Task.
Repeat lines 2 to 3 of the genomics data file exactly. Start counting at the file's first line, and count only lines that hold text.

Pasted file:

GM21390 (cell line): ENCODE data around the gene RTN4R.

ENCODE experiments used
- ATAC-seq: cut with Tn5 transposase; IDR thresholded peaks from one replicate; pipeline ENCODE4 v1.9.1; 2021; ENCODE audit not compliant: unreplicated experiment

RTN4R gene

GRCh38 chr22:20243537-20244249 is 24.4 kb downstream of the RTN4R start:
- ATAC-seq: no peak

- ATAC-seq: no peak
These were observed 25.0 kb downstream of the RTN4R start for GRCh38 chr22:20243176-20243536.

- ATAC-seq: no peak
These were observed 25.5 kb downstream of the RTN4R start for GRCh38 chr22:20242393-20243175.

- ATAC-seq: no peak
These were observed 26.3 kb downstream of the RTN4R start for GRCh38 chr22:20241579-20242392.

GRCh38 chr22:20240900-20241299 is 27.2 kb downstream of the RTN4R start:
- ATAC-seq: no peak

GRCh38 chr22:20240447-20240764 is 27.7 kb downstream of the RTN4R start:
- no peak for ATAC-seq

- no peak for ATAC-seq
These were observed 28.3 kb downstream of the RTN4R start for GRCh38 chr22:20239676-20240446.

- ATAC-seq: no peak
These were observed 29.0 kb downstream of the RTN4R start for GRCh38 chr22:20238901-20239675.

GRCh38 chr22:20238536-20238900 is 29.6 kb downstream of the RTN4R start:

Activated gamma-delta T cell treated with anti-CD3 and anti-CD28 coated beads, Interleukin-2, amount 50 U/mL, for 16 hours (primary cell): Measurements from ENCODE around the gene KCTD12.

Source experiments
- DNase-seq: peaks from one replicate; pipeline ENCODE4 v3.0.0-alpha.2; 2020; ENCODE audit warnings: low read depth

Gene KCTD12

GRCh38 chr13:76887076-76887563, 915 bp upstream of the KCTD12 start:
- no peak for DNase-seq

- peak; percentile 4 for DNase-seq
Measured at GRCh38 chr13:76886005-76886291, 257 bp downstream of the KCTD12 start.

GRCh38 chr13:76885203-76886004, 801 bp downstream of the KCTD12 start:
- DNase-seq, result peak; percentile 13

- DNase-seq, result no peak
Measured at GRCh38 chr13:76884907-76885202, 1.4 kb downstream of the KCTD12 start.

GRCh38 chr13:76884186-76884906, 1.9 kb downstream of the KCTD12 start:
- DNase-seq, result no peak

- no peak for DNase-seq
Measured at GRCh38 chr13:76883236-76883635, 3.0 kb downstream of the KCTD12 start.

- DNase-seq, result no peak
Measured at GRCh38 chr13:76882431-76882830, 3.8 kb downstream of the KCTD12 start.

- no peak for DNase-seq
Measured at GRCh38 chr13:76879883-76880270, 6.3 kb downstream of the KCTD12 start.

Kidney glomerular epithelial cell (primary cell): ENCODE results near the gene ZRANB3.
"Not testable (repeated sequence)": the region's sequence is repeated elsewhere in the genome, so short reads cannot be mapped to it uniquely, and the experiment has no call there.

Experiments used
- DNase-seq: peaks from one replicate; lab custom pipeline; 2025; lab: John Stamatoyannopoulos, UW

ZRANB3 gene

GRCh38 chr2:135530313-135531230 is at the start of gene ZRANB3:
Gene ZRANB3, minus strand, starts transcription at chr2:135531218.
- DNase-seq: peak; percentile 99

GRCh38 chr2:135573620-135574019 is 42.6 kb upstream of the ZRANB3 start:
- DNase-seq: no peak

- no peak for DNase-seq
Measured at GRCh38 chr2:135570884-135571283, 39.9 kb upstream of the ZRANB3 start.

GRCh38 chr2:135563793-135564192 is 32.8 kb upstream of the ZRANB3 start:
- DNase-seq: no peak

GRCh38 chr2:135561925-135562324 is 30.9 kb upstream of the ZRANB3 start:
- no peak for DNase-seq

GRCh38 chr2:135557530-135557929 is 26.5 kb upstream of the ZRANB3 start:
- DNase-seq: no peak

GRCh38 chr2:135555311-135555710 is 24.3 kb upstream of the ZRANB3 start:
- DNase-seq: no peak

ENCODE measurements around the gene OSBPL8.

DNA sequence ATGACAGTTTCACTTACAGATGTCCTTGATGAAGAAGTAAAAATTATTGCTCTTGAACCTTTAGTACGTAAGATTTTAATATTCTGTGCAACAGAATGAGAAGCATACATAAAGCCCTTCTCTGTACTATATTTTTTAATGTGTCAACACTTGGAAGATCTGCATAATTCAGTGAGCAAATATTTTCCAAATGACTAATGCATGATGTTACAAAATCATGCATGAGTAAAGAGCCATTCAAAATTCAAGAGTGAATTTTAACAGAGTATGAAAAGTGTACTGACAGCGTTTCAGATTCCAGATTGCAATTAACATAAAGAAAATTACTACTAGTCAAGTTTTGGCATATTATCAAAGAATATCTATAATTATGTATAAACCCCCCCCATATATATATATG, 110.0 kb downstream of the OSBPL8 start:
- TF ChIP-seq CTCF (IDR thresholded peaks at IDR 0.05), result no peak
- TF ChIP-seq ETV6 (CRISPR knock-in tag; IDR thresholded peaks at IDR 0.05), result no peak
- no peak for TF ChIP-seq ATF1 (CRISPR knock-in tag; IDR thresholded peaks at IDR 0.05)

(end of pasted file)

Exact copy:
ENCODE experiments used
- ATAC-seq: cut with Tn5 transposase; IDR thresholded peaks from one replicate; pipeline ENCODE4 v1.9.1; 2021; ENCODE audit not compliant: unreplicated experiment